Jane and her daughter met via a phone call, and Jane told Shelley that she gave Shelly up because “I knew I couldn’t take care of you.” Jane mentioned the hope of meeting in person, but that would never happen. In 2013, however, Roe’s children met at the oldest daughter’s house in Katy, Texas.
In June 1989, The National Enquirer posted a story about the discovery of the “Roe baby.” Even though they did not divulge her name, they revealed her as a pro-life woman living in Washington state. She was quoted (unnamed) in the article saying she might never be able to forgive her mother because she (Jane) wanted to abort her.
Later, Jane asked Shelley if she and Connie could visit her. Shelley, then married with a three-year-old son, was taken aback at the idea of her mother kissing another woman in front of her son. The two argued, and the conversation ended. Jane died In 2017, never having met “baby Roe.”
Jane began attending church in 1995, after meeting Flip Benham (pro-life leader of Operation Rescue). In 1998, after being influenced by Priests for Christ leader Frank Pavone, Jane Roe became a Roman Catholic. She then changed her stance and became an advocate against abortion. It has been reported Jane Roe recanted her pro-life stance, saying she was paid to defend it, but that interview appeared three years after Jane Roe died, in the documentary AKA Jane Roe. The possibility remains that she was coerced to recant or that the quote was fabricated.
Five Important Quotes by Jane Roe
1. “I thought about myself and Jane Roe. I realized that she was a big part of me and that I would probably never get rid of her. She and I would have to come to some sort of agreement eventually. And do things together.”—Quoted in From I Am Roe
2. In March 1995, Jane received a distressing call from a friend at the abortion clinic where Jane worked. The friend told her about some new neighbors. “For me, Norma McCorvey, also known as Jane Roe of the infamous Roe v. Wade abortion decision, to have Operation Rescue (a passionate pro-life organization) for a next-door neighbor was like having the Hatfields move in next door to the McCoys. My most bitter enemies and I would be sharing a common wall. I could feel a headache coming on.”—Quoted in Won by Love (Later that same year, Roe became friends with Operation Rescue's head, Flip Benham. Soon after, she became an anti-abortion activist.)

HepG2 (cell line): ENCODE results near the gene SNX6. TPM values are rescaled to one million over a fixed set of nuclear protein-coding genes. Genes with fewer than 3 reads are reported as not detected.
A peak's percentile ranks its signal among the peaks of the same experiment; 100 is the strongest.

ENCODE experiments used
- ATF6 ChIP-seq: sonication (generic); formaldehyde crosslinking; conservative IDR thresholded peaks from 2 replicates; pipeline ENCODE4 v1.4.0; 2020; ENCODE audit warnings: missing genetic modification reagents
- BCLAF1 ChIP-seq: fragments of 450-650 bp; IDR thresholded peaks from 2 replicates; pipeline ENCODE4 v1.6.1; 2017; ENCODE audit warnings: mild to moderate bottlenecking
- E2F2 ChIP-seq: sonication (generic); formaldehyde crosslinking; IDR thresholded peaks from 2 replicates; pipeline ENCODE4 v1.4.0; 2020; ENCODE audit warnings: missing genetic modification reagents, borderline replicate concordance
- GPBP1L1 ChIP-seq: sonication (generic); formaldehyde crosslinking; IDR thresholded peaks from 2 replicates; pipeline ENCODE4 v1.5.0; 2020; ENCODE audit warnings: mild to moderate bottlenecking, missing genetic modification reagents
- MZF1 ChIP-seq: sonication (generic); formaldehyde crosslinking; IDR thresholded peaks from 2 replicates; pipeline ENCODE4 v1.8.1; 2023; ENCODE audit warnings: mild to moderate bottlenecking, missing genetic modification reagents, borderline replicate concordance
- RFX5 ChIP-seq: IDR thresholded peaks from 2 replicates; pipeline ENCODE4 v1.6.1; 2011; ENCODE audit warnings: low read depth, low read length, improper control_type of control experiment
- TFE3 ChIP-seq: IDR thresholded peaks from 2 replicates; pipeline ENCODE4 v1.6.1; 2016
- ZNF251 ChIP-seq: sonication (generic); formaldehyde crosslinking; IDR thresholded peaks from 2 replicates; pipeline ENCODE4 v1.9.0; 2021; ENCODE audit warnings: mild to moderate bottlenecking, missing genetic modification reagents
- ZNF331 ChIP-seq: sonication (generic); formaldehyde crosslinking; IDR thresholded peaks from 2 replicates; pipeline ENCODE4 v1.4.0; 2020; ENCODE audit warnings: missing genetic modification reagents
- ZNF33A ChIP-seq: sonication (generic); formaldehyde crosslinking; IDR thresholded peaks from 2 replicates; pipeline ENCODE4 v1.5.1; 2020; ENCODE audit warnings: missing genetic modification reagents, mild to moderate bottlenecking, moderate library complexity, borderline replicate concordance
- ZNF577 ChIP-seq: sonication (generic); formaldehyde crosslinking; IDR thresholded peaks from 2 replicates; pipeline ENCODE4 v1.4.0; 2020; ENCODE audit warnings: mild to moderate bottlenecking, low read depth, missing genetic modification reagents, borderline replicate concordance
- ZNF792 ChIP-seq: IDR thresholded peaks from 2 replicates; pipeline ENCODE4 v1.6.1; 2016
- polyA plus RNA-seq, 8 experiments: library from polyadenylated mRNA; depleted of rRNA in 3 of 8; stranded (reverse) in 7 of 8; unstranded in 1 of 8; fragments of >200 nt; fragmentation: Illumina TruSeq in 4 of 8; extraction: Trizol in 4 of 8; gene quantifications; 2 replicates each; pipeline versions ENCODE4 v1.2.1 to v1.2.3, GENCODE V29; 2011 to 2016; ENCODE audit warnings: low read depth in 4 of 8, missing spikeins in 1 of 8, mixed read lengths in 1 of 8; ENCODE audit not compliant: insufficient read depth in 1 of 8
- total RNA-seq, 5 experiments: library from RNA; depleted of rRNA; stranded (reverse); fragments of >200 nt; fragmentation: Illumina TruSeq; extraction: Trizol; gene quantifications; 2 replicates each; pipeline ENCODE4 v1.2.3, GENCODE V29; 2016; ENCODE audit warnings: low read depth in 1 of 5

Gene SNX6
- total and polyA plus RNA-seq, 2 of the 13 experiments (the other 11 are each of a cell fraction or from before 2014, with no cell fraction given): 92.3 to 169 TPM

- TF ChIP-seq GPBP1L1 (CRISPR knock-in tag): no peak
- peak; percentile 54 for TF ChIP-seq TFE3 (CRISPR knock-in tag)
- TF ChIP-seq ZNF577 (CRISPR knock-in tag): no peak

3. “I wanted to think of Flip [Benham] as the man I had watched on the television screen as he laid his body in front of an abortion clinic in Wichita. The whole thing seemed unreal to me. I kept asking myself, What would drive so many people to give up four to six weeks of their lives to travel to Wichita, knowing that they would be thrown into jail? I mean, I gave up a lot of my time to push for legal abortion, but these people were willing to go to jail to stop it. I never met a pro-choice group with that kind of commitment.”—Quoted in Won by Love
4. After she became friends with people from Operation Rescue: “I needed something to wear to church, so I drove over to the mall, looking nervously up at the sky as I walked in, certain that the mere thought of Norma McCorvey, Jane Roe of Roe v. Wade, buying clothes so she could look presentable in church, would be enough to call fire out of the sky… Suddenly, the word church sounded so threatening I could barely contain myself. I was fidgeting during the entire (though relatively short) drive to the church building, feeling not unlike a woman being driven to her execution. As we parked the car, I looked up at Hillcrest church and wondered what in the world I was doing there.”—Quoted in Won by Love
5. “I’ll be serving the Lord and helping women save their babies,” Norma McCorvey said after her alleged conversion. “I will hold a pro-life position for the rest of my life. I think I’ve always been pro-life. I just didn’t know it.”
What Do We Make of Jane Roe?
What we do matters more than just to ourselves. By our actions, we touch the lives of untold others—for good or for ill. So much controversy surrounds the life and actions of Norma McCorvey (aka Jane Roe). It’s easy for facts to get muddied or fabrications to emerge for sensationalist purposes. Ultimately, even in the life of someone like Norma McCorvey, we know God can and will work through any circumstances for His glory and our good.
Photo Credit: ©Getty Images/Travis Lindquist/Staff
Lisa Loraine Baker is the multiple award-winning author of Someplace to be Somebody. She writes fiction and nonfiction. In addition to writing for the Salem Web Network, Lisa serves as a Word Weavers’ mentor and is part of a critique group. She also is a member of BRRC. Lisa and her husband, Stephen, a pastor, live in a small Ohio village with their crazy cat, Lewis.